Even when a business is losing money, it's possible for shareholders to make money if they buy a good business at the right price. By way of example, Galaxy Resources (ASX:GXY) has seen its share price rise 144% over the last year, delighting many shareholders. But while history lauds those rare successes, those that fail are often forgotten; who remembers Pets.com?
Given its strong share price performance, we think it's worthwhile for Galaxy Resources shareholders to consider whether its cash burn is concerning. For the purposes of this article, cash burn is the annual rate at which an unprofitable company spends cash to fund its growth; its negative free cash flow. The first step is to compare its cash burn with its cash reserves, to give us its 'cash runway'.
When Might Galaxy Resources Run Out Of Money?
A company's cash runway is the amount of time it would take to burn through its cash reserves at its current cash burn rate. As at June 2020, Galaxy Resources had cash of US$106m and no debt. Importantly, its cash burn was US$60m over the trailing twelve months. That means it had a cash runway of around 21 months as of June 2020. That's not too bad, but it's fair to say the end of the cash runway is in sight, unless cash burn reduces drastically. Depicted below, you can see how its cash holdings have changed over time.
How Well Is Galaxy Resources Growing?
We reckon the fact that Galaxy Resources managed to shrink its cash burn by 38% over the last year is rather encouraging. Unfortunately, however, operating revenue declined by 31% during the period. Considering both these factors, we're not particularly excited by its growth profile. Clearly, however, the crucial factor is whether the company will grow its business going forward. For that reason, it makes a lot of sense to take a look at our analyst forecasts for the company.
How Hard Would It Be For Galaxy Resources To Raise More Cash For Growth?
While Galaxy Resources seems to be in a fairly good position, it's still worth considering how easily it could raise more cash, even just to fuel faster growth. Issuing new shares, or taking on debt, are the most common ways for a listed company to raise more money for its business. Commonly, a business will sell new shares in itself to raise cash and drive growth. By looking at a company's cash burn relative to its market capitalisation, we gain insight on how much shareholders would be diluted if the company needed to raise enough cash to cover another year's cash burn.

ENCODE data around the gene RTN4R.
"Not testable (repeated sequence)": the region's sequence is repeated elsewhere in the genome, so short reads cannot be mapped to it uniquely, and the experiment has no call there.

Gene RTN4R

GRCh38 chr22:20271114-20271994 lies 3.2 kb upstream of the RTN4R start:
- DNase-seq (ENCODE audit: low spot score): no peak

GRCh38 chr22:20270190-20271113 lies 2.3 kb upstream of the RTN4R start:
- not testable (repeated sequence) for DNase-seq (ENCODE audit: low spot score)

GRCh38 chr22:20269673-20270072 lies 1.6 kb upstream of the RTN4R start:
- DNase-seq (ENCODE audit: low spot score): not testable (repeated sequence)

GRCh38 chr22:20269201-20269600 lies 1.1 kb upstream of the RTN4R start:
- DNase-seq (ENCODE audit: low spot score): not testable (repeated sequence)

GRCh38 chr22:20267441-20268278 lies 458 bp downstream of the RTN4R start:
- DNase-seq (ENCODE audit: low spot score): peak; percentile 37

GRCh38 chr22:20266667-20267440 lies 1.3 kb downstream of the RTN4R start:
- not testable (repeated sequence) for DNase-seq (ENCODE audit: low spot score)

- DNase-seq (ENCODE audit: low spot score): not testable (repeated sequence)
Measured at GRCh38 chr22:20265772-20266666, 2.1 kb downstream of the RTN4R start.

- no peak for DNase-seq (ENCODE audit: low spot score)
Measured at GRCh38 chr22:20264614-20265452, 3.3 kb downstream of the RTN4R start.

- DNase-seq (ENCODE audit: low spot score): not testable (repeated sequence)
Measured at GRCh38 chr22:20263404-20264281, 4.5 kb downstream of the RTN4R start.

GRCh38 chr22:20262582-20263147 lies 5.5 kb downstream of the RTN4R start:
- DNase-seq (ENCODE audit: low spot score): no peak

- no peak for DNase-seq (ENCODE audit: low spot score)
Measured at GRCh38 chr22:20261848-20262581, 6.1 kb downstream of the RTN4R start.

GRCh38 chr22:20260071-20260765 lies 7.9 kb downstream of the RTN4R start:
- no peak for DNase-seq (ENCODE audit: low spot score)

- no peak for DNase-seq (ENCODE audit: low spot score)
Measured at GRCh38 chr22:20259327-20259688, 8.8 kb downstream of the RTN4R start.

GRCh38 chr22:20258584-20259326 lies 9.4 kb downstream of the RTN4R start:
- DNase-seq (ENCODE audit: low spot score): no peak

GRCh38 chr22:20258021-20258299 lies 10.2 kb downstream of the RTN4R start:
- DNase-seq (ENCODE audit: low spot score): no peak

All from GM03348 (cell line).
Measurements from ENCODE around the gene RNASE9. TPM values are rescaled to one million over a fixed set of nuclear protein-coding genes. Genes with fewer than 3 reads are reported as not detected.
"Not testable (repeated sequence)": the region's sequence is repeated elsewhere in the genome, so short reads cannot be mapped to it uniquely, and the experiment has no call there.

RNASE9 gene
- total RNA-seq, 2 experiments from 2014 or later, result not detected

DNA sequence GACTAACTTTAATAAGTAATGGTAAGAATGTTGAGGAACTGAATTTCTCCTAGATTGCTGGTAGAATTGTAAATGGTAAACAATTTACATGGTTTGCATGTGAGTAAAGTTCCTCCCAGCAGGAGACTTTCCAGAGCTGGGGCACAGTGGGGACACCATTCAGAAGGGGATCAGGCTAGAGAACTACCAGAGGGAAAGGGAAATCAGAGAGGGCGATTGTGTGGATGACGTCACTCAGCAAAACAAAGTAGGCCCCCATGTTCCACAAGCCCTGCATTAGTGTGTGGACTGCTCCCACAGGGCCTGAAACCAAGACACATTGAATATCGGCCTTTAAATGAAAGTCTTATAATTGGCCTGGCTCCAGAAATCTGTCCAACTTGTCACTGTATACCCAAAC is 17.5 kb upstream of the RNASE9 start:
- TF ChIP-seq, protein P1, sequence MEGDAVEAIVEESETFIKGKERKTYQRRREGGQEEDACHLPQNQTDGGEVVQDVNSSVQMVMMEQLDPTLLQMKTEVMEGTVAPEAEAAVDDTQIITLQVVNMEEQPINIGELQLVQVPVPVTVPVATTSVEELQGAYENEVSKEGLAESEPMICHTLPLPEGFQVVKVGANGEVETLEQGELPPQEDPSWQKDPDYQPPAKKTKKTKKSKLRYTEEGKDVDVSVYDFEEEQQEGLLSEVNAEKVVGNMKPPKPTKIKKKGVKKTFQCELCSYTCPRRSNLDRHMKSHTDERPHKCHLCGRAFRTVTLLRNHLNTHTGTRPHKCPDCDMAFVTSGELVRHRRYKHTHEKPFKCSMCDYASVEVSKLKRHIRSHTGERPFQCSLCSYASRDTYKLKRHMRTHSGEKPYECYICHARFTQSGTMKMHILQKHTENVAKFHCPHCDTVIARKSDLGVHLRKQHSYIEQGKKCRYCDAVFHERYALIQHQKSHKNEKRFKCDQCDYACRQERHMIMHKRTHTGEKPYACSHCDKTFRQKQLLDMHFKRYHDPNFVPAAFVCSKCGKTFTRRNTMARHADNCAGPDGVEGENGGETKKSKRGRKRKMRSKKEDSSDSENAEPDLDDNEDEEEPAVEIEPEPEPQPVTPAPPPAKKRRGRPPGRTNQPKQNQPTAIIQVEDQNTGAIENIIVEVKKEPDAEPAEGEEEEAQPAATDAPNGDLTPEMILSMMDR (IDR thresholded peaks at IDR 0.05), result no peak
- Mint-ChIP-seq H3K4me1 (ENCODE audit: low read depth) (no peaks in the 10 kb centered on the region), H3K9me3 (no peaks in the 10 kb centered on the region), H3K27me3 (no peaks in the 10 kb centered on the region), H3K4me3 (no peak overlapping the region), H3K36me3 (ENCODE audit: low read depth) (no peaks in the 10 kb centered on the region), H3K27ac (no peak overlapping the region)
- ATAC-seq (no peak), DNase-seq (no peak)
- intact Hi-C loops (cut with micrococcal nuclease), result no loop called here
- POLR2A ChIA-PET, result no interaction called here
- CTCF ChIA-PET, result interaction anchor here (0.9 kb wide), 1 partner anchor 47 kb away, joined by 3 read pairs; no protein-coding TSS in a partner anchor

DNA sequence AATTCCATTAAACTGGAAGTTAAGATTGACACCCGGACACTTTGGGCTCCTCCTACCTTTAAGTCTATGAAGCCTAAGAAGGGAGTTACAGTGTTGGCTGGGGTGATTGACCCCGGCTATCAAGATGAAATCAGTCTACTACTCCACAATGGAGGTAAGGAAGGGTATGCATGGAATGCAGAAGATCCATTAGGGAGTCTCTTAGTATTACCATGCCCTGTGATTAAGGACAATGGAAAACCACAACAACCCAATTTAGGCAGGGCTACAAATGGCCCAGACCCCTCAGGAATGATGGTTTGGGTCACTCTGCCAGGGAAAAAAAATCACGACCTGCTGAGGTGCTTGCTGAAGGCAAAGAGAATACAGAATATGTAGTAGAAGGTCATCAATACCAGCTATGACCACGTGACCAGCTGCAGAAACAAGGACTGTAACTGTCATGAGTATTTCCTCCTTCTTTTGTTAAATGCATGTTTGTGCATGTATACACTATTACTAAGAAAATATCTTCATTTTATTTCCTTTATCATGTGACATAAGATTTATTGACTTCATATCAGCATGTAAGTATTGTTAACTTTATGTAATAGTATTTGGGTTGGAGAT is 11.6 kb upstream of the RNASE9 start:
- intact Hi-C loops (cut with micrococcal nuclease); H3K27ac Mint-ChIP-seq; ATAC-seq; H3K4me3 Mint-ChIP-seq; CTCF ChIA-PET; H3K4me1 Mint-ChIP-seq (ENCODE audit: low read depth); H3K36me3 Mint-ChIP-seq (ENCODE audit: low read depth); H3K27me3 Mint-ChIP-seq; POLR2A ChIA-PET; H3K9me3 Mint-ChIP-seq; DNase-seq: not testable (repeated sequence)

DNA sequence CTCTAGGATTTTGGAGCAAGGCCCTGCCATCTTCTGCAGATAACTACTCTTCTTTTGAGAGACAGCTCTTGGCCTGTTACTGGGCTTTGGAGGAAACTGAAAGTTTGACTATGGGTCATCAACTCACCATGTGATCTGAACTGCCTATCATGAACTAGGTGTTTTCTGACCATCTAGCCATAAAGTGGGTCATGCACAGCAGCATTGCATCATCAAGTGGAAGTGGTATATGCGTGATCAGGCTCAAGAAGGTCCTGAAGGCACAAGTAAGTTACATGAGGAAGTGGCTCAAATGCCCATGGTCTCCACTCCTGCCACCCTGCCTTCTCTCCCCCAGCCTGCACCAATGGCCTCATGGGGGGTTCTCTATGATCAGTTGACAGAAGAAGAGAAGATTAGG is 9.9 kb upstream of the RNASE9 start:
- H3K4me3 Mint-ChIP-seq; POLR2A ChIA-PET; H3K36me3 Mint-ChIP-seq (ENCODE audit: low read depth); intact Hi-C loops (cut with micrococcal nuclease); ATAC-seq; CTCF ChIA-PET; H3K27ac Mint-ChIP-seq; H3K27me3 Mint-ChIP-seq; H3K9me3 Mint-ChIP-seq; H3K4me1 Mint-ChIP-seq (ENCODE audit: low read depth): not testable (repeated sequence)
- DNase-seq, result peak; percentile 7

Galaxy Resources has a market capitalisation of US$1.1b and burnt through US$60m last year, which is 5.6% of the company's market value. Given that is a rather small percentage, it would probably be really easy for the company to fund another year's growth by issuing some new shares to investors, or even by taking out a loan.
So, Should We Worry About Galaxy Resources' Cash Burn?
Even though its falling revenue makes us a little nervous, we are compelled to mention that we thought Galaxy Resources' cash burn relative to its market cap was relatively promising. While we're the kind of investors who are always a bit concerned about the risks involved with cash burning companies, the metrics we have discussed in this article leave us relatively comfortable about Galaxy Resources' situation. Its important for readers to be cognizant of the risks that can affect the company's operations, and we've picked out 3 warning signs for Galaxy Resources that investors should know when investing in the stock.
Of course, you might find a fantastic investment by looking elsewhere. So take a peek at this free list of companies insiders are buying, and this list of stocks growth stocks (according to analyst forecasts)
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This article by Simply Wall St is general in nature. It does not constitute a recommendation to buy or sell any stock, and does not take account of your objectives, or your financial situation. We aim to bring you long-term focused analysis driven by fundamental data. Note that our analysis may not factor in the latest price-sensitive company announcements or qualitative material. Simply Wall St has no position in any stocks mentioned.
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